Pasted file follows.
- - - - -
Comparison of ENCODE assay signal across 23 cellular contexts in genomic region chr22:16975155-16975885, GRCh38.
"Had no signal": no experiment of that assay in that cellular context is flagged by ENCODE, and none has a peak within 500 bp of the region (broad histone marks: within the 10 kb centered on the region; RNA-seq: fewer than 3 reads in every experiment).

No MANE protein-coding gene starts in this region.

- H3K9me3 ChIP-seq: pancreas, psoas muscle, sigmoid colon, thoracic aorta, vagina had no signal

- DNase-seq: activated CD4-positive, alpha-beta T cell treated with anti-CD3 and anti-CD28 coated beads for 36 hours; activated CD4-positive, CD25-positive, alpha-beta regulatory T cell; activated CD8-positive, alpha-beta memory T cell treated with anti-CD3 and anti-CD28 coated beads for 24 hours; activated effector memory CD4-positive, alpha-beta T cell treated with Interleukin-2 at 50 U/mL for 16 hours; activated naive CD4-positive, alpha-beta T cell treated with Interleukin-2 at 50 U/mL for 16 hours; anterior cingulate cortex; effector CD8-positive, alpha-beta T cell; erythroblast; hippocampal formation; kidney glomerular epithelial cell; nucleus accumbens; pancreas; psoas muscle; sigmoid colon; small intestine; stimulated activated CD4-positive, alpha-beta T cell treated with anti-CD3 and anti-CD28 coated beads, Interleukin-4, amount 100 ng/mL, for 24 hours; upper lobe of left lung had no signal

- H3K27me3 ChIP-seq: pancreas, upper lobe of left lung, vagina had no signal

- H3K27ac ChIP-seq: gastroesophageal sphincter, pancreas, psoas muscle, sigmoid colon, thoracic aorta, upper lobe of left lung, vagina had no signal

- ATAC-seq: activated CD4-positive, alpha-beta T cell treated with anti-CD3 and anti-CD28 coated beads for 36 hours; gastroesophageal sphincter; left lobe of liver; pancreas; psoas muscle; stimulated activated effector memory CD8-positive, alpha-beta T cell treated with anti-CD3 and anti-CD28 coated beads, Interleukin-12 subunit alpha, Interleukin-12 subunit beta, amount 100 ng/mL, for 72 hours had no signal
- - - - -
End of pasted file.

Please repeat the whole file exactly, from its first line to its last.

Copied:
Comparison of ENCODE assay signal across 23 cellular contexts in genomic region chr22:16975155-16975885, GRCh38.
"Had no signal": no experiment of that assay in that cellular context is flagged by ENCODE, and none has a peak within 500 bp of the region (broad histone marks: within the 10 kb centered on the region; RNA-seq: fewer than 3 reads in every experiment).

No MANE protein-coding gene starts in this region.

- H3K9me3 ChIP-seq: pancreas, psoas muscle, sigmoid colon, thoracic aorta, vagina had no signal

- DNase-seq: activated CD4-positive, alpha-beta T cell treated with anti-CD3 and anti-CD28 coated beads for 36 hours; activated CD4-positive, CD25-positive, alpha-beta regulatory T cell; activated CD8-positive, alpha-beta memory T cell treated with anti-CD3 and anti-CD28 coated beads for 24 hours; activated effector memory CD4-positive, alpha-beta T cell treated with Interleukin-2 at 50 U/mL for 16 hours; activated naive CD4-positive, alpha-beta T cell treated with Interleukin-2 at 50 U/mL for 16 hours; anterior cingulate cortex; effector CD8-positive, alpha-beta T cell; erythroblast; hippocampal formation; kidney glomerular epithelial cell; nucleus accumbens; pancreas; psoas muscle; sigmoid colon; small intestine; stimulated activated CD4-positive, alpha-beta T cell treated with anti-CD3 and anti-CD28 coated beads, Interleukin-4, amount 100 ng/mL, for 24 hours; upper lobe of left lung had no signal

- H3K27me3 ChIP-seq: pancreas, upper lobe of left lung, vagina had no signal

- H3K27ac ChIP-seq: gastroesophageal sphincter, pancreas, psoas muscle, sigmoid colon, thoracic aorta, upper lobe of left lung, vagina had no signal

- ATAC-seq: activated CD4-positive, alpha-beta T cell treated with anti-CD3 and anti-CD28 coated beads for 36 hours; gastroesophageal sphincter; left lobe of liver; pancreas; psoas muscle; stimulated activated effector memory CD8-positive, alpha-beta T cell treated with anti-CD3 and anti-CD28 coated beads, Interleukin-12 subunit alpha, Interleukin-12 subunit beta, amount 100 ng/mL, for 72 hours had no signal